The Bahamas is a net importer of foodstuffs, buying 80 percent of its consumables. Agriculture and fisheries make up about 5 percent of GDP and about 5 percent of employment. Also, temporary jobs become available during the harvest season and during specific fishing seasons, such as the lobster harvest. Companies have requested that they be allowed to use foreign workers during harvests but the government usually refuses such requests.
The islands' primary crops are bananas, corn, and, by far the most important, sugar cane. In 1998 sugar cane provided 45,000 metric tons of the total crop production of 46,200 metric tons. In addition, beef and veal, chicken, and pork are raised. There are 240,000 acres of land used for agriculture, mostly on the outer islands. Most farms are small and most products are for domestic consumption. Because of the 1999 hurricane season, crop output fell 16.5 percent or US$8.8 million, and poultry and meat production declined by US$6.4 million. However, the output of ornamental plants increased by 11.2 percent. Citrus production has also increased in the past few years.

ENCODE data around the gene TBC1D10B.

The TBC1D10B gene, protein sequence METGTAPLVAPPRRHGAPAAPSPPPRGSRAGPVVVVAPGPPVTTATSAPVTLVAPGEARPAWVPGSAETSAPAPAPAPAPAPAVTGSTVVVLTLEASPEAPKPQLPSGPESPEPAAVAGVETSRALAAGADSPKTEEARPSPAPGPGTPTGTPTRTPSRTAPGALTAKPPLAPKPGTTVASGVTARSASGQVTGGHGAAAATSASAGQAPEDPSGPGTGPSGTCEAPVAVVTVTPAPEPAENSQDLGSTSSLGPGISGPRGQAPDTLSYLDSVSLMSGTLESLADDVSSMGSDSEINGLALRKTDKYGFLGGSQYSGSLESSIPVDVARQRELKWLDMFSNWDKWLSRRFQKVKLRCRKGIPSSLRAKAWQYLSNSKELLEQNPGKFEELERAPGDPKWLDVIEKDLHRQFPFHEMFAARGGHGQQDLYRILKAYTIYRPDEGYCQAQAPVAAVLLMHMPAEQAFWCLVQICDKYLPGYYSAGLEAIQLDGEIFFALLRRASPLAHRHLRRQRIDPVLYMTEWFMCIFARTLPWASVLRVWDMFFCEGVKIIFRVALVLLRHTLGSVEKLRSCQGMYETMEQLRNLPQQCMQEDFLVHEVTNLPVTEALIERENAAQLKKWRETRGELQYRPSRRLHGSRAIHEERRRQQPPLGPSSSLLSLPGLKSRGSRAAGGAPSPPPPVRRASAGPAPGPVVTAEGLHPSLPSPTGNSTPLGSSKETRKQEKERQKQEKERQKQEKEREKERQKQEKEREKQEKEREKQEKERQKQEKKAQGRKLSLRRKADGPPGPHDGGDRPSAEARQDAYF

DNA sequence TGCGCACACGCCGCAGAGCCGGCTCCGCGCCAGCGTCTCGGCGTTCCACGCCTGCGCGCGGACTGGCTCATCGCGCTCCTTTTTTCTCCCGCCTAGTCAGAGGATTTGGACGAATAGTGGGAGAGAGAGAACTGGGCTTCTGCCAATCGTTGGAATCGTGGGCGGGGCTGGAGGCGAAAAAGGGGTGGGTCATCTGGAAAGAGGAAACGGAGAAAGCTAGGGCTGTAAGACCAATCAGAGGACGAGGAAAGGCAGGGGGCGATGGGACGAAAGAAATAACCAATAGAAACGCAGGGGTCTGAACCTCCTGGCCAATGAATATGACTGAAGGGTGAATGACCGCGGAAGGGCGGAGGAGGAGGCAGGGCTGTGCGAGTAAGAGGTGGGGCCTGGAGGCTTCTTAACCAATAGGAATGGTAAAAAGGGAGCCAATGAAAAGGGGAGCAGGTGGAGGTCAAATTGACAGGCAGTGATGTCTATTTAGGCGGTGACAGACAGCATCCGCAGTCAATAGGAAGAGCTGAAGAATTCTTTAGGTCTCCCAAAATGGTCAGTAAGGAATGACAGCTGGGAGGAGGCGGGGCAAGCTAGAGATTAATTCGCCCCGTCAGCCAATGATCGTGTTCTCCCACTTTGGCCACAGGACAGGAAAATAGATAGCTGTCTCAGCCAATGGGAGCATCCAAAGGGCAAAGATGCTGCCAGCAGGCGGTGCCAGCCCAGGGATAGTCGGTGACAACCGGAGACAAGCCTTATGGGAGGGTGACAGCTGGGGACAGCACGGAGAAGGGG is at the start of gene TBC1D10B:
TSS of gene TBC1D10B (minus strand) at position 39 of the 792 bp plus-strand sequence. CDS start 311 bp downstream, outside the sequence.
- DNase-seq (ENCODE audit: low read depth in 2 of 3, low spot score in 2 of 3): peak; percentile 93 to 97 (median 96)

There have been continued increases in fish output. Total harvests in 1999 were 6.3 million pounds with a value of US$74.1 million (a 4.3 percent increase from the previous year). Lobster or crawfish make up 88 percent of total output and rose by 23 percent in 2000. Fish production will continue to expand and diversify as the government establishes new fish farms and funds efforts to broaden harvests to new species.